a close up of a dog with its mouth open

🐾 Take care of your pup's health by providing proper dental hygiene

Causes and Signs of Dental Problems in Dogs

Being a proactive dog owner involves recognizing and addressing common symptoms of bad teeth in dogs.

  • Smelly breath: The first one is bad breath; foul doggy breath is not normal. Puppy breath is different and somewhat sweet, but once they have their adult teeth, their mouth should have a neutral smell. Offensive breath indicates a problem.
  • Red or swollen gums: If your dog allows you to lift the lip and pull it way back, you can inspect the teeth at the back, where plaque and tartar may accumulate. Look for inflammation, redness, swelling, or bleeding.
  • Tartar buildup: If you see brownish-yellow gook or hard material on the teeth that you can pick with your finger, it's a sign of developing plaque, likely below the gum line.
  • Difficulty eating: If your dog is dropping food or having difficulty chewing hard food, check for any obvious issues. Open the mouth to see if there's something lodged or if there's an obvious loose or discolored tooth. Owners can look for signs at home depending on how well the dog allows examination.
  • Excessive drooling: While drooling doesn't necessarily indicate dental disease and could be a sign of nausea, dogs in pain may drool more. If you notice excessive drooling, especially in breeds not prone to it, investigate what might be happening.
  • Signs of blood: Normal dog teething or losing teeth may result in a bit of blood, like on their toys. However, investigate further if you suddenly see blood where you normally wouldn't or if it's not a teething puppy.
  • Pain: Detecting pain in dogs is difficult as they often mask it. Signs include rubbing their face with a paw or against surfaces, which could also indicate itchiness. Examining your dog's overall behavior can help diagnose the main problem.
  • Lethargy or lacking response: Sudden lethargy, less playfulness, or irritability may signal dental issues in dogs, as discomfort or pain can cause behavioral changes. Addressing oral disease can revitalize a dog's activity levels and behavior.
a dog is being examined by a vet

Preventative Measures

Dental health relies on caring dog owners and veterinarians working together. Discuss recommended products with your vet, as not all chew toys support oral health equally. Ideally, brush your dog's teeth daily with enzymatic toothpaste. Use finger brushes or infant toothbrushes for puppies, making it part of training. Check for signs of oral disease like red gums, loose teeth, or bad breath, and get prompt veterinary exams.

If daily brushing is unrealistic, consider oral rinses applied directly to teeth and gums. Some products help prevent bacteria buildup and coat teeth. Second-tier options are dental treats and chews, focusing on enzyme-treated, malleable products that may protect teeth. Prescription dental diets with large kibble for chewing are also available. The Veterinary Oral Health Council provides recommendations.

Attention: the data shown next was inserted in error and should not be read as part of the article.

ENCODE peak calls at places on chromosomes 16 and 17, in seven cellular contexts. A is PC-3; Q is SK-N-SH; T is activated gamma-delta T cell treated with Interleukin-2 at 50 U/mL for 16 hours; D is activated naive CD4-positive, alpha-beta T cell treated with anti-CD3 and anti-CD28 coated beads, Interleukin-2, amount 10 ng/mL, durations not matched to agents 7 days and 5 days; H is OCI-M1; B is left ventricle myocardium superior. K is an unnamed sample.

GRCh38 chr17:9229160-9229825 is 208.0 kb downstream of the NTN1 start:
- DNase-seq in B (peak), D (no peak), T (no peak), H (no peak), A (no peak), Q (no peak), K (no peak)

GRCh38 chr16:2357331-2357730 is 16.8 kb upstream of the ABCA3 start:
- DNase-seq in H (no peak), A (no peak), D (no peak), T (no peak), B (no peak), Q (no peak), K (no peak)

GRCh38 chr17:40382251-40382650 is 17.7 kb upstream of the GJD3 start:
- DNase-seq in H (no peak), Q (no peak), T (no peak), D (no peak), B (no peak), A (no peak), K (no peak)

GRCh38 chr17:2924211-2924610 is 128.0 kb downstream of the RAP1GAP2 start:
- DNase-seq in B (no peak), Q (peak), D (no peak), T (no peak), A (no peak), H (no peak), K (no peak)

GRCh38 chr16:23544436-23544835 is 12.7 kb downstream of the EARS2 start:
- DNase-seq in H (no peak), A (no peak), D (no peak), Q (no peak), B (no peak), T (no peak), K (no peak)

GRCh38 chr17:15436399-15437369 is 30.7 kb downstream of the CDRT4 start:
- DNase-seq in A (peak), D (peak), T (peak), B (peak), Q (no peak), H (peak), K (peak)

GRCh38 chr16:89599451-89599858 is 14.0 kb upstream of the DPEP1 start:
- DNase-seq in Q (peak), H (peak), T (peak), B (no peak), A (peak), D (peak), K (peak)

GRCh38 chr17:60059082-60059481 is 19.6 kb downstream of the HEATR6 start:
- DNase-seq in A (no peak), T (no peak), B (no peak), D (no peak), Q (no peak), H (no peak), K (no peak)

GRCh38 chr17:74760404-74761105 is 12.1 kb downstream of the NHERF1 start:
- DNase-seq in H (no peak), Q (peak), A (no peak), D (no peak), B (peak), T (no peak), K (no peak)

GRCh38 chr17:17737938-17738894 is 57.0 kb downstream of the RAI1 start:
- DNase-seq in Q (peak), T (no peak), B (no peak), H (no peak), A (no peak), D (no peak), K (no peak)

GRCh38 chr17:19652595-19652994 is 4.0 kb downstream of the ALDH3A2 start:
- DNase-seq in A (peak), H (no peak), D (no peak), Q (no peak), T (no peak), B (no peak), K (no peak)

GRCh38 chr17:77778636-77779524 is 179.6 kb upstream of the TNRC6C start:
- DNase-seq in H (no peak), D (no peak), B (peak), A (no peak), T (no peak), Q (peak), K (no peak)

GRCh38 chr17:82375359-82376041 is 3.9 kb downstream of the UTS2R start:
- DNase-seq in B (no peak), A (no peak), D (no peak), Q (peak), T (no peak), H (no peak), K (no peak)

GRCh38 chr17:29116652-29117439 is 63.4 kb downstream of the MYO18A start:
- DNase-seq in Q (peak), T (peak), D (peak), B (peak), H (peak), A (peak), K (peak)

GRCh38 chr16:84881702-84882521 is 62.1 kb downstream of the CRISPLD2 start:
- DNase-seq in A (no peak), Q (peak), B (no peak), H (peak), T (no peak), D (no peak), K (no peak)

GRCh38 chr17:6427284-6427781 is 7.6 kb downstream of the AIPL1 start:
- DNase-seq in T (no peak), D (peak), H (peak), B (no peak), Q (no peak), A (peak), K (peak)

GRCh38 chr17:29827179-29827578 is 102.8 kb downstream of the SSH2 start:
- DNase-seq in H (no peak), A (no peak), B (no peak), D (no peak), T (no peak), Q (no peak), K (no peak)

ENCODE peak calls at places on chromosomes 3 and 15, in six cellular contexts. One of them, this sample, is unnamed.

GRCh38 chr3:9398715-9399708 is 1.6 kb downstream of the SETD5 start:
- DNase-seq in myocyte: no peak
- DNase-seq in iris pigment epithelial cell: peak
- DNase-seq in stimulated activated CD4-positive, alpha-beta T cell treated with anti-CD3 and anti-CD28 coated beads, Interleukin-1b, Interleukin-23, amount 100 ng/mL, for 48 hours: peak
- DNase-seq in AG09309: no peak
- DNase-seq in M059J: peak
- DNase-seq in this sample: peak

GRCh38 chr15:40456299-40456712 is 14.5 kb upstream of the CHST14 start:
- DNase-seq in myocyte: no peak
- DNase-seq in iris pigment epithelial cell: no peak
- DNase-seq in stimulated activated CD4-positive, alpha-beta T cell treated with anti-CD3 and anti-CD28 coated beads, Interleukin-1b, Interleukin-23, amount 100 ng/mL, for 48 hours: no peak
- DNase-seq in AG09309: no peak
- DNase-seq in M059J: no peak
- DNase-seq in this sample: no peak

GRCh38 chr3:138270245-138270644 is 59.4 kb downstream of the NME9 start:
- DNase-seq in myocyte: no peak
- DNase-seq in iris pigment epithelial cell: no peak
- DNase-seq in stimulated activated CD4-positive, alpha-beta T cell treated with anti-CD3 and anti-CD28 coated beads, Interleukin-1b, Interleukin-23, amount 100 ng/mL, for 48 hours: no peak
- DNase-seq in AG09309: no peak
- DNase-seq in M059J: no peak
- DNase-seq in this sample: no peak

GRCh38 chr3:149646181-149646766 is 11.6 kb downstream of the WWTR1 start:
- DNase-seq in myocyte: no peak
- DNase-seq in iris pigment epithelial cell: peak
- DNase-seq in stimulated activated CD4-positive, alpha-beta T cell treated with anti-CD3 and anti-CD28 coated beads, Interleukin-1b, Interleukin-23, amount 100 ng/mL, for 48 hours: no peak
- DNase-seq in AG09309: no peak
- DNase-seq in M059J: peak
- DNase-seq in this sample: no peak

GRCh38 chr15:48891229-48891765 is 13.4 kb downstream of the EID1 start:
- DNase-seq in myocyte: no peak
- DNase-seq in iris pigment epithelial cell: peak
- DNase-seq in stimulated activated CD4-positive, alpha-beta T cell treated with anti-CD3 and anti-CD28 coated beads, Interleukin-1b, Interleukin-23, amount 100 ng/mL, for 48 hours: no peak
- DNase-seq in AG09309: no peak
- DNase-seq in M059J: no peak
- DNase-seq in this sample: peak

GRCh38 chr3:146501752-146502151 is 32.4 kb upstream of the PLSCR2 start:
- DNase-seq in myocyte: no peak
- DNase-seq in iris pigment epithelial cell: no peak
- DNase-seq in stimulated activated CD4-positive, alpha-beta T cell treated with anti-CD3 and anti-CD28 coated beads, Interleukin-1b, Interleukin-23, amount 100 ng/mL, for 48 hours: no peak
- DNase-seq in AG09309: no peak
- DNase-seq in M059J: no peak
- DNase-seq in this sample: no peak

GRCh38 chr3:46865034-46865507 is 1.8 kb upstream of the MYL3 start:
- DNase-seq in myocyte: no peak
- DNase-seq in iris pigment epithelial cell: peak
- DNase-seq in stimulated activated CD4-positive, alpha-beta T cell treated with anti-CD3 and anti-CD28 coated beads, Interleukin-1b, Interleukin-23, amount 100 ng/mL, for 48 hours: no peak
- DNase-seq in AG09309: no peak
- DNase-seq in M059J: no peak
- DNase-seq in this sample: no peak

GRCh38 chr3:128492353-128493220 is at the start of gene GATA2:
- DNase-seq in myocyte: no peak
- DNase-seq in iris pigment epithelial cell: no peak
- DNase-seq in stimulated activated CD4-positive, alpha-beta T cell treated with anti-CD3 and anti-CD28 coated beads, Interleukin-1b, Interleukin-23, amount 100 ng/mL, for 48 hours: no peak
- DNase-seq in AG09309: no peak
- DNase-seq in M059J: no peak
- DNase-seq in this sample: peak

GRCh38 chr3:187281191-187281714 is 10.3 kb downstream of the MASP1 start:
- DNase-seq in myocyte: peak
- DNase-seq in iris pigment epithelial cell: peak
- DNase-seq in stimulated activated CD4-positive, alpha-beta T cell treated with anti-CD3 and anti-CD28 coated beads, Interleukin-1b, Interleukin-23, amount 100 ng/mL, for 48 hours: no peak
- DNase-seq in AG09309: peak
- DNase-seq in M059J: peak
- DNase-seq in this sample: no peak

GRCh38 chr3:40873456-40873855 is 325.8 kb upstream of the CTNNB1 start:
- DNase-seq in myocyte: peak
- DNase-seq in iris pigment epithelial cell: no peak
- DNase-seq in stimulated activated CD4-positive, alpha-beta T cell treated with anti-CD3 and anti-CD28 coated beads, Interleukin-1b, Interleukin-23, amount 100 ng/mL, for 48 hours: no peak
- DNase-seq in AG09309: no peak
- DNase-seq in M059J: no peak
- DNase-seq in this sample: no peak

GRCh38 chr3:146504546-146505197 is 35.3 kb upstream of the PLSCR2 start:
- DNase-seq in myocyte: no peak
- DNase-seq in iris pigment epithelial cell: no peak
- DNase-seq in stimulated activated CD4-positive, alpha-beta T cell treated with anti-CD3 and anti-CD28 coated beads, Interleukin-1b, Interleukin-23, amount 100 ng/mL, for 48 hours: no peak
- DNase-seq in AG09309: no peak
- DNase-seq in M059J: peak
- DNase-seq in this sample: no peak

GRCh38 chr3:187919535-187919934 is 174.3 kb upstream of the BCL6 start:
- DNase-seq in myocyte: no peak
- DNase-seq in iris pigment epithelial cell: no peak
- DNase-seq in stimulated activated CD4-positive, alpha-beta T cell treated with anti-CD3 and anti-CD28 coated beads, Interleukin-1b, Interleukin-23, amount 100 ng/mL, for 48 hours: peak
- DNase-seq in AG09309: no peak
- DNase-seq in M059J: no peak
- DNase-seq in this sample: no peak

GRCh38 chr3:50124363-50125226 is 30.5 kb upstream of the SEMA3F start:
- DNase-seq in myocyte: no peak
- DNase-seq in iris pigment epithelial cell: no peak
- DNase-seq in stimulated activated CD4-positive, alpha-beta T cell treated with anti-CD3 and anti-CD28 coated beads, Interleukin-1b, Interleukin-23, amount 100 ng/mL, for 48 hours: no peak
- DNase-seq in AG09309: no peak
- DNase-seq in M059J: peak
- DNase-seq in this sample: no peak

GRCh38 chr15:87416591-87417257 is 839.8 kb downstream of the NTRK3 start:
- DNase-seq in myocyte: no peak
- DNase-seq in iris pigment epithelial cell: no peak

A strong point of prevention is being prepared for anything, and investing in a comprehensive pet insurance plan, like those offered by Wagmo Pet Insurance, will give you peace of mind that your hound's dental care is taken care of.

When to Seek Veterinary Care

Routine vet care is important for discussing any concerns, even if you think there's no issue. An annual visit covers nose-to-tail. Good practice is addressing growths, red flags, or abnormalities promptly with your vet. Sedated exams allow for a full examination and treatment discussion.

Non-anesthetic cleanings can cause stress and miss hidden issues. Correctly administered anesthesia is safe, enabling vets to identify and address more dental problems. Prioritizing vet collaboration ensures a happier, healthier dog life, even if it means tooth extraction. Addressing problems now prevents bigger issues down the line.

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Available Treatment Options

Routine dental care involves a simple dental prophy (cleaning) for dogs with staining or tartar. This is performed under anesthesia for effectiveness, safety, and reduced stress. The frequency varies, with larger breeds often needing it less frequently. The specific treatment plan depends on findings during the sedated exam.

Costs can vary, and vets might estimate broadly due to the uncertainties of awake exams. Procedures might include breaking it into stages, considering full mouth extractions for severe cases, or even root canals and crowns for specific situations. Though less common, there are options like braces for dogs with alignment issues, but these are case-specific.

Prevent Bad Teeth in Your Dog

A healthy mouth is not just about a sparkling smile; it's the key to a longer, happier life for your beloved pet. Regular dental check-ups, proper hygiene routines, and a nutritious diet contribute to preventing various dental issues.

Considering the unexpected nature of health concerns, investing in your dog's future well-being becomes paramount. Wagmo Pet Insurance offers peace of mind, ensuring your canine companion receives the best possible care without the burden of unexpected financial strains. Safeguard your dog's health, and let their vibrant, toothy grin shine through a lifetime of joy and vitality.